In some of the most belligerent comments yet to come out of the nation, Turkish Vice PM Bulent Arinc opened by saying that Turkey has “no intention of going at war with anyone,” then spent the bulk of his comments vowing a path of escalation that would end with NATO declaring war on Syria.
Arinc said that Turkey considered the loss of its warplane, shot down after it violated Syrian airspace, a threat to its territorial integrity, and would “no doubt” demand Article 5 responses from NATO, which would oblige NATO to treat the lost plane as an attack on every single member nation, and would proscribe a retaliatory war.
The details of the downing of the plane are still very much in doubt, with Turkey’s story simply making no sense, as despite claiming that their plane had sped out of Syrian airspace 15 minutes before it was downed, they maintain that the plane was shot down just 1 mile outside of the airspace, lingering it seems. And they still haven’t found the debris despite claiming certainty over where it went down. Syria, for its part, says that the plane went down not that far away, but inside their airspace.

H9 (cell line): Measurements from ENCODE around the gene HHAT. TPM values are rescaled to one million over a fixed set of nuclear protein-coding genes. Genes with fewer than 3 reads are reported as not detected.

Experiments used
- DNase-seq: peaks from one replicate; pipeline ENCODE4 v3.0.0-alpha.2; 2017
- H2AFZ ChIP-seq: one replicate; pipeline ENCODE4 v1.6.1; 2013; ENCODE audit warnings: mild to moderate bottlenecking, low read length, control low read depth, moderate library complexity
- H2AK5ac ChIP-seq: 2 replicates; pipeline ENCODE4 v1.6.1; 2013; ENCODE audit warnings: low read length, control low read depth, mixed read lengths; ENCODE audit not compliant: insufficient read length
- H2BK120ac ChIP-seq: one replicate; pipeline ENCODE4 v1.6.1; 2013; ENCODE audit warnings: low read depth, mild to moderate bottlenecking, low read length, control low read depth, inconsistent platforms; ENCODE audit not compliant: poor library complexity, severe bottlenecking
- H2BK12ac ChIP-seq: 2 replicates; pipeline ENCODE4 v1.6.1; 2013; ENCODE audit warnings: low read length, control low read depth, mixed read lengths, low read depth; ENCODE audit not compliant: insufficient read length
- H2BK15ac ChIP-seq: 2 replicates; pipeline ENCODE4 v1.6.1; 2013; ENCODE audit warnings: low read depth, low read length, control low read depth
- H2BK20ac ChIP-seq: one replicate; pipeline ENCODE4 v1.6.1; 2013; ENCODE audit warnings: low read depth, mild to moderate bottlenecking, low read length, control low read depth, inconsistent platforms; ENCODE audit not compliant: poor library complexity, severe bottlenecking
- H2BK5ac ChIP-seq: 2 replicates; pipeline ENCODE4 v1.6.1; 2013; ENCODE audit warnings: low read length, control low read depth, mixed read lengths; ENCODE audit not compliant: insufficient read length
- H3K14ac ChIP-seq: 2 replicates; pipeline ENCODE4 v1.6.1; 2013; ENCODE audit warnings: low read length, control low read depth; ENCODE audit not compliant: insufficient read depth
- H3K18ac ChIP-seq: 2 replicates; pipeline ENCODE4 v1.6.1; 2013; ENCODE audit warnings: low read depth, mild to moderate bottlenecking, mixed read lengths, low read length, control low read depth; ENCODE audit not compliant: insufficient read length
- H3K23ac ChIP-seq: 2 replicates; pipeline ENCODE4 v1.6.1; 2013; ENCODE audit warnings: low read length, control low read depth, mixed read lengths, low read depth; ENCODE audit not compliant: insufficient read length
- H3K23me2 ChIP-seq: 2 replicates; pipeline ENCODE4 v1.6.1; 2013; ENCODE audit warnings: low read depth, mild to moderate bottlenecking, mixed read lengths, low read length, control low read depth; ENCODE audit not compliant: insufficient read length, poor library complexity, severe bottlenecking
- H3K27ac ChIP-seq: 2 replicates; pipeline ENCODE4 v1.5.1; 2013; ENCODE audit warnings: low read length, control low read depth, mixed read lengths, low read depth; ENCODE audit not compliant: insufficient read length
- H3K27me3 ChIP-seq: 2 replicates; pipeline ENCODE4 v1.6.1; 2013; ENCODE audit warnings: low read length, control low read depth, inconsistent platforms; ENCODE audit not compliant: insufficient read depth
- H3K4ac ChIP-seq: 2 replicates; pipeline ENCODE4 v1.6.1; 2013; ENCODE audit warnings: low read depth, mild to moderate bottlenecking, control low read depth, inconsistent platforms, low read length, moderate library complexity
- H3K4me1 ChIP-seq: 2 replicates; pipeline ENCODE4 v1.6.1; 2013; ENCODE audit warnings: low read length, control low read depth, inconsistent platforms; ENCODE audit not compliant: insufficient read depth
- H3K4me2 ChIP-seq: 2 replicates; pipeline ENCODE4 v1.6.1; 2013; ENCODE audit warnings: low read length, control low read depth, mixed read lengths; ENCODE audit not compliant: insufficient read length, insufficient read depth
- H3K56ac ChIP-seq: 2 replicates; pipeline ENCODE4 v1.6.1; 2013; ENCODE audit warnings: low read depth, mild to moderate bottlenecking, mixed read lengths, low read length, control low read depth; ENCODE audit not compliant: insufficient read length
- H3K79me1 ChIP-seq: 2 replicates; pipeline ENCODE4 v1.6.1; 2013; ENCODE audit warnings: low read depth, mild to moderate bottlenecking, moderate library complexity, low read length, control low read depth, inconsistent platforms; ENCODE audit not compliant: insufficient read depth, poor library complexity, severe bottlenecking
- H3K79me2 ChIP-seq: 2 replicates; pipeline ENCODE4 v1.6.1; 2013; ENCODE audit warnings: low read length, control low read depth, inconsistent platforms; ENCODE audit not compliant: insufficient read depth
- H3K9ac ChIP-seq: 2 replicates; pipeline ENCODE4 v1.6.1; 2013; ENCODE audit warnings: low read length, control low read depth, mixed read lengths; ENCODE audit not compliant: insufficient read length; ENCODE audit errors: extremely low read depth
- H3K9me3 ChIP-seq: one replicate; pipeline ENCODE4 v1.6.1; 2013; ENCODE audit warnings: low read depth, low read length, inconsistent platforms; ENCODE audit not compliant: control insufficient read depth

Syria is also saying that they had no idea what the plane was but attacked it in “self defense” because it was speeding toward the Latakia Province at very low altitude. They have also warned NATO against using it as a pretext for escalation.
Which is exactly what some NATO member nations, notably Britain, seem keen to do. British FM William Hague insisted that the loss of the Turkish warplane “proved” the need for regime change in Syria. Britain and France have been pushing for a NATO-imposed regime change for months, and are eager for any excuse that would allow them to avoid the UN imprimatur (which Russia will block) and claim rather that it is Syria who attacked NATO.
Turkey has been hosting Syria’s various rebels for over a year now, and today at least 33 more members of the Syrian military defected to Turkey today, including a general. They will likely join the Free Syrian Army (FSA) as well.